What Are You Afraid Of? I’m Not Scared


I recently led a symposium along with 2 of my colleagues and when I asked some people why they didn’t come, their response was, “Oh, I’m not afraid of anything. I have a close relationship with God and trust Him with anything I’m unsure about”, or some other very similar response.  This was said from a few people whom I know would’ve benefited from hearing the seminar.  After hearing their responses, I realized that many people aren’t even aware that Fear is what is holding them back from being successful or having a healthy relationship.

So, I’m going to let you in on some of the notes of what you missed:

Most of us know about the obvious fears that keep people from living happy lives and being free from worry. Those include fear of heights, water, being claustrophobic, fear of germs/sickness, fear of dying, or fear of spiders/insects/snakes. But, what about those fears that keep us from experiencing true intimacy, healing, and freedom?


  1. Fear of Rejection. We all have some degree of being afraid of not being accepted or loved for who we are. But some of us fear rejection so much, that we allow ourselves to be mistreated, manipulated, or even abused. We want someone to love us so much, that we become wrapped up in everything that person does and says. If we’re not careful, we can become so enmeshed with our own children’s dreams and desires, that we forget who we are, what we like, and how we feel for the sake of having our children love us. Often, in therapy, I’ll ask a client what they enjoy doing – not what their spouse does, and not what they do with their children, but for themselves? If they sit and think and do not know what they like to do for themselves, I know they are afraid of rejection. If this is you, you have become a slave to the love and acceptance of others and don’t even know it.


  1. Fear of Intimacy. Being afraid of being known grows out of our own feelings of worthlessness, feeling unlovable and not liking who we are or what we do. We create a “game face” that shows others what we think they will like, admire, love, or respect. The walls we put up may include being spiritual, an advocate for community service, or we may medicate ourselves with sex, substance abuse, pills, becoming a workaholic or engulfed in our personal fitness. When we look perfect or act like we have it all going on, then people admire from a distance and don’t try to get too close.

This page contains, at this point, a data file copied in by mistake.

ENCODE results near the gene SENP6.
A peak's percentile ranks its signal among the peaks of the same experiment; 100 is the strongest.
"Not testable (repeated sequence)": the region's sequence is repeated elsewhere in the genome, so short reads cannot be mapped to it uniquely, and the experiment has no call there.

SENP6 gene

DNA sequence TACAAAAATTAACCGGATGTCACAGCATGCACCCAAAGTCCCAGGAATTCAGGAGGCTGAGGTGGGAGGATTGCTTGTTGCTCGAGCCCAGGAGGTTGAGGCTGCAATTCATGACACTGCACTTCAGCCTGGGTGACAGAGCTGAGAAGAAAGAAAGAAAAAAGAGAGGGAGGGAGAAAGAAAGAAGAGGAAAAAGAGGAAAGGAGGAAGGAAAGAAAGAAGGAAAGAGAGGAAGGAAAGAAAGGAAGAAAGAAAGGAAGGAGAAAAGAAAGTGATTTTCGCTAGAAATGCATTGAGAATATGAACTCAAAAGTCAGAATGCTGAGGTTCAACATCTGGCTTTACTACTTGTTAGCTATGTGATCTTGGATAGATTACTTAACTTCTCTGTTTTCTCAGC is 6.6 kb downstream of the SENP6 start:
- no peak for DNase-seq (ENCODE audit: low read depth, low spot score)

1. Fear of Failure. Those of us in this category experience love with strings attached to our performance. We believe that we have to behave in a certain way in order to be loved. People who are afraid of failure handle it in two different ways: A) They become driven “Type A” kinds of people who try to do it all and become emotionally and physically exhausted, and have difficulties connecting to close friends or their spouses. B) Others are so afraid of failing, that they refuse to even try. They don’t apply at higher positions, further their education, or experience the fullness that life has to offer, because they’re afraid of not doing a good job or having others say they can do it better.
  1. Fear of Abandonment. If we are alone, we believe that no one will love us or accept us. When we are afraid of being abandoned, we will do one of two things: A) We will jump into a relationship without knowing that person, and pursue them aggressively. No matter how that person behaves or treats us, we will put up with it. We make ourselves believe that anything they do, even if it is a betrayal to who we are, is better than being left alone. We have the false belief that as long as we are in a relationship or part of a group, then we are not alone. The problem is, we feel worse about ourselves, because in the midst of everyone else having a good time, we still feel lonely. B) Other people in this category do just the opposite. They jump ship and disconnect from relationships and people when the first thing goes wrong. They believe in the saying, “I’ll hurt them, before they can hurt me.”